What hope does Illinois have of a two-party system when Republicans can’t even run as Republicans?
Since it’s nearly impossible for a Republican to get elected to anything in Chicago -- the last surviving elephant is Rep. Roger McAuliffe, whose Northwest Side district also includes Norridge and Harwood Heights -- they’ve taken to disguising themselves as Democrats.
Michelle Piszczor, who is running in the Democratic primary against House Speaker Michael Madigan, has been called a Republican plant because her campaign is backed by conservative activist Jack Roeser, and received a $5,000 donation from one of Roeser’s friends. Piszczor insists she is a Democrat.
Not so for Tom Swiss. As former executive director of the Chicago Republican Party and former 27th Ward Republican committeeman, Swiss can’t hide his trunk. Nonetheless, he’s running as a Democrat in a district stretching from the Gold Coast to Cicero. Swiss’s signs are affixed to every abandoned house on the West Side. We’ll find out on March 20 whether he has support in any occupied houses.
Swiss says he’s not hiding his work for the GOP, which focused on efforts to expose corruption and recruit election judges: “I’m very proud of what I did,” he told the Chicago Sun-Times Editorial Board, citing thwarting political corruption as one of his top priorities.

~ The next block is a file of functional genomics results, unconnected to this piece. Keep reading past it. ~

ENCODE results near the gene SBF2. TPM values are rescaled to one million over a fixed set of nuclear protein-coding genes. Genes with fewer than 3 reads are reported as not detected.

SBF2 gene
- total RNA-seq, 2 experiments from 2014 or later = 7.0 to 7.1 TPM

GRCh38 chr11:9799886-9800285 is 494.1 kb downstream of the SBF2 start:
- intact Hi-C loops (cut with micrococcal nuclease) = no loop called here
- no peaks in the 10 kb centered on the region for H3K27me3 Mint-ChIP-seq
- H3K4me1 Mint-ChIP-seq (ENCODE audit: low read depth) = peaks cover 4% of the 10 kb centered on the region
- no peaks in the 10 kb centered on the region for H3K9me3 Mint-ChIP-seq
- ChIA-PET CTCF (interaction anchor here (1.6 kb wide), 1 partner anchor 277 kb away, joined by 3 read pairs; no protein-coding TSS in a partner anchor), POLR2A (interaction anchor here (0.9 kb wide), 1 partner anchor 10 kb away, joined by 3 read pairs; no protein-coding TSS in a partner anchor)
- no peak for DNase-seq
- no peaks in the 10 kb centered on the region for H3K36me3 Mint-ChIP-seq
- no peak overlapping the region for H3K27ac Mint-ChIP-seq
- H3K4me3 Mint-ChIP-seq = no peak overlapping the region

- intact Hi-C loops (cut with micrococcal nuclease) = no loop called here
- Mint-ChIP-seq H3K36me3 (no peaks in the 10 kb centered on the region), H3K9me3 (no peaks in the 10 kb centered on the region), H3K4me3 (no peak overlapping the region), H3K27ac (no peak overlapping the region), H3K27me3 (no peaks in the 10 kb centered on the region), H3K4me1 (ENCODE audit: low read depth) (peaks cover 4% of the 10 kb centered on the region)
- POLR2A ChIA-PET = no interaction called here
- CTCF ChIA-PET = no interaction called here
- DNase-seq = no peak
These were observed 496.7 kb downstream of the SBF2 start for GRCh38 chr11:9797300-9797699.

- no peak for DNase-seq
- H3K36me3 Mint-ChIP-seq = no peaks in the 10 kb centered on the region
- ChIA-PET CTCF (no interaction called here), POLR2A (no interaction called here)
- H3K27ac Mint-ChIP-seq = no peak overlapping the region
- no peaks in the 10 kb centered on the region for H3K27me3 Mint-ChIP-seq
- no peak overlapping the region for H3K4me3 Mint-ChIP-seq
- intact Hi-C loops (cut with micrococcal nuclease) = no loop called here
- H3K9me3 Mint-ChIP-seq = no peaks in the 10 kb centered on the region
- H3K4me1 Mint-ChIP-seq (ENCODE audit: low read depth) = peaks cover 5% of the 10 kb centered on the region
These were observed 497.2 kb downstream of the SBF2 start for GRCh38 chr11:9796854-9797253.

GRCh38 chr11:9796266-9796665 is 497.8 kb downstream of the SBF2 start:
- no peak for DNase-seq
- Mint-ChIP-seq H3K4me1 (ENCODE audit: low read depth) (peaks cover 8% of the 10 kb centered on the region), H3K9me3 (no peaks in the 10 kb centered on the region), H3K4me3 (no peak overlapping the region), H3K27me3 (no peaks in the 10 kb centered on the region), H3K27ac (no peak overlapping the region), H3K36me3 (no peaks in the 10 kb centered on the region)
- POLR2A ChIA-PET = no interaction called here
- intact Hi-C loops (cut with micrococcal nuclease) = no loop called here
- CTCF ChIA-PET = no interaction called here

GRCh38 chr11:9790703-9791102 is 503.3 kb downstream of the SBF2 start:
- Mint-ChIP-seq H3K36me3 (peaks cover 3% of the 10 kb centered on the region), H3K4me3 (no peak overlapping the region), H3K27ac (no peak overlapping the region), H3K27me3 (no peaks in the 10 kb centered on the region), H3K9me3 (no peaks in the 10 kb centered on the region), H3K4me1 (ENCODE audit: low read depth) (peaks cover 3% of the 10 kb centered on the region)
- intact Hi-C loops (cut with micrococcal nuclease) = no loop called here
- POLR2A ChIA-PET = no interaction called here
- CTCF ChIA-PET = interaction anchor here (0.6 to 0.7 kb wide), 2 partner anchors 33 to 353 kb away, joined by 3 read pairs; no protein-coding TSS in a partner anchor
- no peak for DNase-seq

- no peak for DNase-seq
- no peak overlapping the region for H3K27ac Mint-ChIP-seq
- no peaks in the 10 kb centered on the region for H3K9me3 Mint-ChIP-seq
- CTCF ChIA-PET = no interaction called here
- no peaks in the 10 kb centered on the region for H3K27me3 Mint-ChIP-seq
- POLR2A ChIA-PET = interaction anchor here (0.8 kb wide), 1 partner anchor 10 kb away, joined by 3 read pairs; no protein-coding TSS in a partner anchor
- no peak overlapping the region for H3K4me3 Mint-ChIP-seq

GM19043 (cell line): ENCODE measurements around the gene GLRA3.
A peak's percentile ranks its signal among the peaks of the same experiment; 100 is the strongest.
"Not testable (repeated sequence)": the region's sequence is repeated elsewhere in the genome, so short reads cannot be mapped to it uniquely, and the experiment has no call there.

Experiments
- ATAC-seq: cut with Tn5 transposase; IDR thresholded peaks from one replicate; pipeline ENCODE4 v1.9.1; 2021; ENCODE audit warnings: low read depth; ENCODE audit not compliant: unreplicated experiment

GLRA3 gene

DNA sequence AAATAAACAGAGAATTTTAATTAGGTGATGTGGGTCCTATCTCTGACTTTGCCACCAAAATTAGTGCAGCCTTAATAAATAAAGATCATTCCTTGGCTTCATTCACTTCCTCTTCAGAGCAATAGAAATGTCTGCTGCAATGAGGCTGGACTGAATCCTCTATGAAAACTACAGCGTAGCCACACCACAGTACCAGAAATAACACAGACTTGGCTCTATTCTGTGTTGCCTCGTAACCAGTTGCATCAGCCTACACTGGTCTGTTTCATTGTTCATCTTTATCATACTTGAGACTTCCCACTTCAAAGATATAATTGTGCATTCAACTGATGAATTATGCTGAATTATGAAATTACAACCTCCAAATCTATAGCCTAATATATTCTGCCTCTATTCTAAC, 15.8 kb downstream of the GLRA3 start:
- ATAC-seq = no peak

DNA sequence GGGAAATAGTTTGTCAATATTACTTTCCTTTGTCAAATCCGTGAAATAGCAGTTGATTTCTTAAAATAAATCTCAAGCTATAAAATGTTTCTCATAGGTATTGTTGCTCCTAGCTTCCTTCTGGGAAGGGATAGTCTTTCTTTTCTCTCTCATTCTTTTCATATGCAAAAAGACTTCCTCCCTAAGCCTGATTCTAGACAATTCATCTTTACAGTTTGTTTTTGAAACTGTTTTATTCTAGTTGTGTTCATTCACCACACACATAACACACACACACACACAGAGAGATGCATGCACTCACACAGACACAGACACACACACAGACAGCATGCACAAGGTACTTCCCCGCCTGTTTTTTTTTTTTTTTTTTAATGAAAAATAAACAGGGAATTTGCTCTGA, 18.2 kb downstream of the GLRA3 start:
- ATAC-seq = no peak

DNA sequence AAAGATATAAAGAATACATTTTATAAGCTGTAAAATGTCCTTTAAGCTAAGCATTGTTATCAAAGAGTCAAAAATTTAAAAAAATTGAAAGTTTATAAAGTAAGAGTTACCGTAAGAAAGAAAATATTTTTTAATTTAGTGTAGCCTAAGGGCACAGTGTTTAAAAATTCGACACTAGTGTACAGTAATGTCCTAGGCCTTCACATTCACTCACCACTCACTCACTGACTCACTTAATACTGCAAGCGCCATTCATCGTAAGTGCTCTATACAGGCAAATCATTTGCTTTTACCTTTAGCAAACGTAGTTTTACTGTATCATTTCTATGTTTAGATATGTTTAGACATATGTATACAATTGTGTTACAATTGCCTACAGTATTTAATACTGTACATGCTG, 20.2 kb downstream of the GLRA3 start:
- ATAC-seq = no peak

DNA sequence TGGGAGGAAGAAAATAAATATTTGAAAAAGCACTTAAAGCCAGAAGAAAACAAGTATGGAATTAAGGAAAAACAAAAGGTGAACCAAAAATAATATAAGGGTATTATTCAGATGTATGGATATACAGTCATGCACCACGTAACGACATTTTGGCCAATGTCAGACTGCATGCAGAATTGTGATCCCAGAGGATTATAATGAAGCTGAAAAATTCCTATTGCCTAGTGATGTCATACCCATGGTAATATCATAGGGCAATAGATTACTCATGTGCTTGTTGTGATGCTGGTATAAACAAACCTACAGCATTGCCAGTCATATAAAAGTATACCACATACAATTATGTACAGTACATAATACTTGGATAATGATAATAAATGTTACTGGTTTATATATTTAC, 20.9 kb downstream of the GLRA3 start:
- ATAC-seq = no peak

Rather, Swiss says, he’s running as a Democrat because a Republican can’t win in his heavily Democratic district and, he emphasized, because he can fairly be described as a Blue Dog Democrat or a moderate Republican.
“I don’t think my values are out of line with the values of the district,” said Swiss, a River West neighborhood resident.
Not many people remember this, but Republicans were once represented in every Chicago neighborhood. Until 1982, every legislative district sent a senator and three representatives to Springfield. Each voter had three votes to spread among three candidates, divide between two, or heap on one. If you “plunked” or “bulleted” for a single candidate, he got all three votes. Each party ran only two candidates per district, allowing Republicans to win in the city and Democrats to win in the suburbs. (The system dated back to 1870, when Illinois drafted its second constitution. As the legislature was bitterly divided between southern Democrats and northern Republicans, Chicago Tribune publisher Joseph Medill proposed cumulative voting so “the strong men of a party throughout the state may be elected, although living in districts where their party is in a minority.”)
The 177-member Big House, as it was known, was abolished in a referendum led by our current governor, Pat Quinn. Voters were angry that the General Assembly had just voted itself a raise, and relished the chance to fire 59 legislators with one vote.
The Cutback Amendment killed the Chicago Republican Party, ending the careers of such thoughtful legislators as Susan Catania, who used her office to rally constituents against Democratic state’s attorney Edward Hanrahan, hated by blacks for his role in the killing of Black Panthers Fred Hampton and Mark Clark. Catania also defied House Speaker George Ryan by supporting the Equal Rights Amendment. There wasn’t much he could do to control a Chicago Republican. The Cutback Amendment killed the independent legislator, too.
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